Tips on What to Wear for a TV Interview

You just got the good n165765_10150166109975278_55845270277_8395897_5280693_news- your local TV news station wants to feature you on their morning show. What an incredible opportunity to spread awareness about your small business or startup! The elation lasts about twelve minutes until you realize – shoot, what am I going to wear?

Take a deep breath. You’re going to look great, assuming, that is, if you follow our tips for looking your best during a TV interview.

Let’s look at the situation holistically first: you need to dress the part, especially if the news is coming to your place of business. If you are a local organic farmer or fitness coach, dress in “costume” – in other words wear your overalls or your whistle, things that you would wear on an everyday basis that will convince viewers that you are the real deal. These situations are probably not the norm, but they definitely happen and if you have an everyday attire that is not distracting and adds to your message, wear it!

Now, if you are a PR spokesperson representing, say, a national non-profit or a local chamber of commerce, then go the safe route of suit and tie for men and nice suit jacket with pants or skirt for women. It shows that a level of professionalism and expertise often called for when speaking on behalf of a larger organization.

New scenario: let’s say you’re a tech startup and you operate out of your dining room and CNN is on its way for that major interview you’ve been waiting for. Don’t wear your pajamas (unless that’s your shtick) but don’t feel like you need to overdress either. Wear what you would feel comfortable in on an everyday basis. In other words, look the role.

Let’s get into some specific tips for in-studio appearances:

Beware of whites, blacks and reds: Whites tend to glow and take over the screen whereas blacks absorb light and make details hard to see. Black is best kept on the bottom half in the form of a skirt or pants. If you have to wear black near your face, try muting it with a pastel or tan sweater. Reds and neons also need to stay home as they bleed and tend to take over the screen.

No to patterns, yes to solids:  Patterns can take away from your overall look and distract on screen. To stay safe, stick to solid colors! Your overall look may feel boring but I promise it will translate better on screen.

Color choices: Pastels, purples and browns near your face are the most flattering. Blue is going to be your safest bet. Again, keep dark blacks and navy blues away from your face on your bottom half. (Side note: ask if you will be speaking in front a green screen. You don’t want to accidentally wear green and be a talking head in front of the green screen. Can you say Twilight Zone?)

Keep jewelry simple: Don’t wear anything too flashy or reflective, especially earrings that take away from your face instead of enhancing it. Also, beware of large necklaces that might get in the way of the microphone. Be safe and wear as little jewelry as possible.

Extra, extra!: Stuff happens. You know, with your luck, the day you have your interview is the day you will spill your coffee on your shirt driving to work. To stay on the safe side, bring an extra set of clothes (if nothing else, for peace of mind!).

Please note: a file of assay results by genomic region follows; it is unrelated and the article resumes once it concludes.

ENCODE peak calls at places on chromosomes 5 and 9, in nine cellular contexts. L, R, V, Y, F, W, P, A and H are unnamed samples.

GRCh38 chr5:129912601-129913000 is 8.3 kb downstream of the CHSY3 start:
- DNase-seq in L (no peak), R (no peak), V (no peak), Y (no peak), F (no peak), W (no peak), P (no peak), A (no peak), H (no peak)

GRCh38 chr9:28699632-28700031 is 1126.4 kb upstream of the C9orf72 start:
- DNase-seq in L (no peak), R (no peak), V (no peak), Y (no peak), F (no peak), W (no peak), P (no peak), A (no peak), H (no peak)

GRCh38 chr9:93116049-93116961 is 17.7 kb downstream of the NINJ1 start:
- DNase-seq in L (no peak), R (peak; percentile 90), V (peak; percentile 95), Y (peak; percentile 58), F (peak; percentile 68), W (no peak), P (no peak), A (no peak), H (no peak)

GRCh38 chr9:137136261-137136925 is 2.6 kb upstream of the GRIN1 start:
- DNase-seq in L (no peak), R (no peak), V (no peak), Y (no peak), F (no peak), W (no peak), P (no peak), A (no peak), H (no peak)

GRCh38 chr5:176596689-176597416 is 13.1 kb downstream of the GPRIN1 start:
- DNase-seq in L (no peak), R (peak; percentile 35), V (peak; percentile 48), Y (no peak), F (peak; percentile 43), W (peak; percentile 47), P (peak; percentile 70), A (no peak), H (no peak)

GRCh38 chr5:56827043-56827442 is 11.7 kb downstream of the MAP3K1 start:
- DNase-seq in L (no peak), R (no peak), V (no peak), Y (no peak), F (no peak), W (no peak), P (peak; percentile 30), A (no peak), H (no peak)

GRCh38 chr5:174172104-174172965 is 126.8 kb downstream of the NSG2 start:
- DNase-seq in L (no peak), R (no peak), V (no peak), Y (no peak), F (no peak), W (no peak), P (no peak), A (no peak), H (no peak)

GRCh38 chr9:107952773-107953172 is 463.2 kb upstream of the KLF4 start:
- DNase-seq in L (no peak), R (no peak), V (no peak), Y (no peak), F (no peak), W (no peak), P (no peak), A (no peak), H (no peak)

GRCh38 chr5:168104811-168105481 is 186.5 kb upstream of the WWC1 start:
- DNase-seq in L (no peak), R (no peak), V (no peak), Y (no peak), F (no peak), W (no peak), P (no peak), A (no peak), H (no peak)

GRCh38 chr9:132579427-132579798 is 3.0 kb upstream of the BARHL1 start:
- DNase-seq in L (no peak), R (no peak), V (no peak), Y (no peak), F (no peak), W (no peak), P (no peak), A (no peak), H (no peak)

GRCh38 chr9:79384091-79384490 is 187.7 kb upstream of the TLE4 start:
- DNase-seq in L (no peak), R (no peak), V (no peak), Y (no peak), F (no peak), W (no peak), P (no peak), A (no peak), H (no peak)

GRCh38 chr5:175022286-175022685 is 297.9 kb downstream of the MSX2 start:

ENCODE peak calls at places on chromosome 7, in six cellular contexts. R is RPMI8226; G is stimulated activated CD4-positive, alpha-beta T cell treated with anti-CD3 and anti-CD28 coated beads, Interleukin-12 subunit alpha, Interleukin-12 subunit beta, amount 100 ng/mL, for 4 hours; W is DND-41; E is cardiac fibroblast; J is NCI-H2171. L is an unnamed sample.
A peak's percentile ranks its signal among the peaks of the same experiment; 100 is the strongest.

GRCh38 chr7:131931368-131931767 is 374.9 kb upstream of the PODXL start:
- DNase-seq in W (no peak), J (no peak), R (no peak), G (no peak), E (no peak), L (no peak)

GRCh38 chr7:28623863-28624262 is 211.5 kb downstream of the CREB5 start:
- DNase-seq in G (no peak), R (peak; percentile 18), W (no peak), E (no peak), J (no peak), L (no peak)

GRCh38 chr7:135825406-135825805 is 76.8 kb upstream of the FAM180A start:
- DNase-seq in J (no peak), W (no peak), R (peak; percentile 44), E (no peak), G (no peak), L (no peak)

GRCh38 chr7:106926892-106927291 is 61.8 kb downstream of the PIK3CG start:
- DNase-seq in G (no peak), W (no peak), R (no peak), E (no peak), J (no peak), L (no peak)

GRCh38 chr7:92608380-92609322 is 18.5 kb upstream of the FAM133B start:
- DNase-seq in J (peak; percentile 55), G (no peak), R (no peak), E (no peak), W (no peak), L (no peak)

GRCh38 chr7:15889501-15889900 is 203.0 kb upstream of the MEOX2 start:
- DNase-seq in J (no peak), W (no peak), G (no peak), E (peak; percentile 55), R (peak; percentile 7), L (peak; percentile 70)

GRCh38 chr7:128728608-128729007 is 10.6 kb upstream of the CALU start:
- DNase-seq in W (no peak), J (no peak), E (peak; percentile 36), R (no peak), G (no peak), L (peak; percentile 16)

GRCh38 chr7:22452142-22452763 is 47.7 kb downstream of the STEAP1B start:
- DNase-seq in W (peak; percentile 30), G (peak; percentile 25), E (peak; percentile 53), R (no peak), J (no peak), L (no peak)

Polished and wrinkle-free: Make sure your shirt, skirt, suit, tie, or whatever it is you’re wearing, has been ironed or pressed. You want to look your most professional and neat during the interview. First impressions make for lasting impressions.

No-go on the logo: No visible logos or brand names should be shown, with the exception of your own. Only wear a t-shirt wearing your brand or logo if it truly serves the interview and is, honestly, a really cool shirt. It might be best to consider leaving the t-shirt at home and opting for a nice suit instead.

Men in suits: Make sure half an inch of your shirt cuff is showing and you are wearing over-the-calf socks to avoid skin showing when you cross your legs. (Can you say white calves?!)

Keep it simple: You may feel a little boring, but stay away from trying a new hairstyle or trendy fashion unless, again, it fits your occupation (e.g., fashion designer or musician) The focus should be on the information you are giving about your organization and not the clash of colors you’re wearing.

The bottom line: you want people to focus on your words and ideas so be smart about your fashion choices. The smartest decisions on screen involve solid, muted, pastel colors on top and dark colors on the bottom with minimalistic jewelry, makeup and hairstyles. Let your personality shine by not having to worry about your clothes – you’ve got this! Cue the lights, camera…ACTION!

About Theresa Grillo: Theresa Grillo is a PR associate with Dave Manzer PR and Marketing, which was founded as a PR firm in Austin for tech startups in 2009 and as one of the only PR firms in the country providing performance-based PR pricing options. Theresa specializes in helping startups and emerging growth technology and consumer companies with their communication and media outreach needs. For more information about Theresa or PR over Coffee, email us at info(@)PRoverCoffee.com or tweet to @PROverCoffee.

1 Comment

  1. Pingback: The Dos and Don’ts of TV interviews | PR Over Coffee

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